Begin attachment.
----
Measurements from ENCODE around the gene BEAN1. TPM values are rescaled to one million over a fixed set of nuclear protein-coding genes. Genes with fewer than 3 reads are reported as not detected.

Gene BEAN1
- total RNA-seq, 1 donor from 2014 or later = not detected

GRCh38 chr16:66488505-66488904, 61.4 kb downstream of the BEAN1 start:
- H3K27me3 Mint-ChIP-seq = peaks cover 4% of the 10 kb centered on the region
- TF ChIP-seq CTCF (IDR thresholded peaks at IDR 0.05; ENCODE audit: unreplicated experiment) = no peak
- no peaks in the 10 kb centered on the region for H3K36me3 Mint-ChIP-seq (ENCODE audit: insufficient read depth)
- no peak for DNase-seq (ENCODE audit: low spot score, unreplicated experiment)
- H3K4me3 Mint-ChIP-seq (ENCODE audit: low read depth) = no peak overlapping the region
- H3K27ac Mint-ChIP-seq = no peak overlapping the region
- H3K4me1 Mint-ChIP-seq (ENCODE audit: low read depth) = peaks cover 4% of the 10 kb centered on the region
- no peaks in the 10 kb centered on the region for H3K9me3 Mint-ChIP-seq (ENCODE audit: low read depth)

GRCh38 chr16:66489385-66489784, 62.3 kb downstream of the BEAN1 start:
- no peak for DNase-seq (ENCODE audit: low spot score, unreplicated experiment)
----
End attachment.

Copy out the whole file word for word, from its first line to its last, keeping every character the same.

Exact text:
Measurements from ENCODE around the gene BEAN1. TPM values are rescaled to one million over a fixed set of nuclear protein-coding genes. Genes with fewer than 3 reads are reported as not detected.

Gene BEAN1
- total RNA-seq, 1 donor from 2014 or later = not detected

GRCh38 chr16:66488505-66488904, 61.4 kb downstream of the BEAN1 start:
- H3K27me3 Mint-ChIP-seq = peaks cover 4% of the 10 kb centered on the region
- TF ChIP-seq CTCF (IDR thresholded peaks at IDR 0.05; ENCODE audit: unreplicated experiment) = no peak
- no peaks in the 10 kb centered on the region for H3K36me3 Mint-ChIP-seq (ENCODE audit: insufficient read depth)
- no peak for DNase-seq (ENCODE audit: low spot score, unreplicated experiment)
- H3K4me3 Mint-ChIP-seq (ENCODE audit: low read depth) = no peak overlapping the region
- H3K27ac Mint-ChIP-seq = no peak overlapping the region
- H3K4me1 Mint-ChIP-seq (ENCODE audit: low read depth) = peaks cover 4% of the 10 kb centered on the region
- no peaks in the 10 kb centered on the region for H3K9me3 Mint-ChIP-seq (ENCODE audit: low read depth)

GRCh38 chr16:66489385-66489784, 62.3 kb downstream of the BEAN1 start:
- no peak for DNase-seq (ENCODE audit: low spot score, unreplicated experiment)